6. That may be true in some parts of the USA, but having spent time working in New York and LA, some of my colleagues did commutes that were mind-bogglingly long and arduous even by London standards.
  7. "Baby boomers" is a phrase nicked from the US where their birth rate peaked in teh late 1940s/ early 1950s. The peak in post-war UK fertility was 1965. Our baby boomers are currenly 47, not in their 70s.
  8. "It is not a novel that should be cast aside lightly. It should be thrown with great force.” ---- Dorothy Parker on Atlas Shrugged by Ayn Rand Let us not forget that Alan Greenspan, the architect of the entire credit boom, was one of Rand's closest disciples.
  9. Sounds not unlike the English - peas in a pod. Mind you, in my experience, many Germans are real anglophiles, a love that is not returned. There are english 'clubs' in every town in Germany: http://www.telegraph.co.uk/news/3743978/Britain-ich-liebe-dich.html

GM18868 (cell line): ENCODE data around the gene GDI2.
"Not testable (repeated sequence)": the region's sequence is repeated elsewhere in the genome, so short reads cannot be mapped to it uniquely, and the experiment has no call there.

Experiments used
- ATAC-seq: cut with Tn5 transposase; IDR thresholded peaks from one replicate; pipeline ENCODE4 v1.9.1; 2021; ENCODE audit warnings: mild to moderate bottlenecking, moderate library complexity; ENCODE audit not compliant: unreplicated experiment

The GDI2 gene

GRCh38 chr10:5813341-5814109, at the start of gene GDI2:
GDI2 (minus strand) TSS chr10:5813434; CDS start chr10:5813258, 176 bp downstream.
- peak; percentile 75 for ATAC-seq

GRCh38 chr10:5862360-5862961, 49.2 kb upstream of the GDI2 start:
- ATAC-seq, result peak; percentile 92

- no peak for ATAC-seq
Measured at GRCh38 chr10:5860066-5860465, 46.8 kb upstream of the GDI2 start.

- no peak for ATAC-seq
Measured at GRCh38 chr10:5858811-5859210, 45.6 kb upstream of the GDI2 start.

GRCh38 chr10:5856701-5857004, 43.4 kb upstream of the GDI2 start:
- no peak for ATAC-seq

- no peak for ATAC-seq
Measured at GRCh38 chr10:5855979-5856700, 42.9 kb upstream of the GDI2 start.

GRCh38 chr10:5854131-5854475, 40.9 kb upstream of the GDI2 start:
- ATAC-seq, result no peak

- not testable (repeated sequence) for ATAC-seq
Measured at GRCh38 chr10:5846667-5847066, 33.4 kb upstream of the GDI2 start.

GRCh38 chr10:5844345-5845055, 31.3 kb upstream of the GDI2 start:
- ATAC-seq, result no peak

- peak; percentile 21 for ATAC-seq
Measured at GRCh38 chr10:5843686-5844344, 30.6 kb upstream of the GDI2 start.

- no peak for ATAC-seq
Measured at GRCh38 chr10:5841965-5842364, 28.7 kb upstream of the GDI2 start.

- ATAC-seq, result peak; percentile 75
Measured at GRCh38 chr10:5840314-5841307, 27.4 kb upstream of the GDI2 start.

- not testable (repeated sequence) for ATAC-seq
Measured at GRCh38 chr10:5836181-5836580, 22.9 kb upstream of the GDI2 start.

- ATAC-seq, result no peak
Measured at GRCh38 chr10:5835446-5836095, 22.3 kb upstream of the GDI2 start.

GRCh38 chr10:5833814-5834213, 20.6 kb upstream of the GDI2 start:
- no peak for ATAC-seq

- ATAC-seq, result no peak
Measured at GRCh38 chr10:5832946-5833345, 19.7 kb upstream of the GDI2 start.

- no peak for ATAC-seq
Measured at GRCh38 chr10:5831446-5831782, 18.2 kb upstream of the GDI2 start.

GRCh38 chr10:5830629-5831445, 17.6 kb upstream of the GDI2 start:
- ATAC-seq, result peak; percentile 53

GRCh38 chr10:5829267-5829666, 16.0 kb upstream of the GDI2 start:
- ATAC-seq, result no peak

10. "There isn't much point arguing about the word "libertarian." It would make about as much sense to argue with an unreconstructed Stalinist about the word "democracy" — recall that they called what they'd constructed "peoples' democracies." The weird offshoot of ultra-right individualist anarchism that is called "libertarian" here happens to amount to advocacy of perhaps the worst kind of imaginable tyranny, namely unaccountable private tyranny. If they want to call that "libertarian," fine; after all, Stalin called his system "democratic." But why bother arguing about it?" - Noam Chomsky "Lib
  11. meanwhile, you'd be busy raging against the coercion and oppression and general infringement of my liberties produced by your court system and all its hangers-on and bureaucrats, which has become so massively expensive to fund as a result of all normal state responsibilites being passed on to it that it consumes 60% of GDP and the bulk of most people and companies' time and effort.
  12. In Sweden, there is a rule called 'allemansraat' (All men's right). You can walk and indeed camp anywhere as long as you do not (i) damage crops or (ii) come within a certain distance of a dwelling. Surely you have to compel people to use insurance, so there is some government regulation and compulsion? Otherwise why would you take it if you can socialise your costs? Here's a question for the libertarians: should people be allowed to drive on the wrong side of the road, as long as they have insurance for any damage they cause?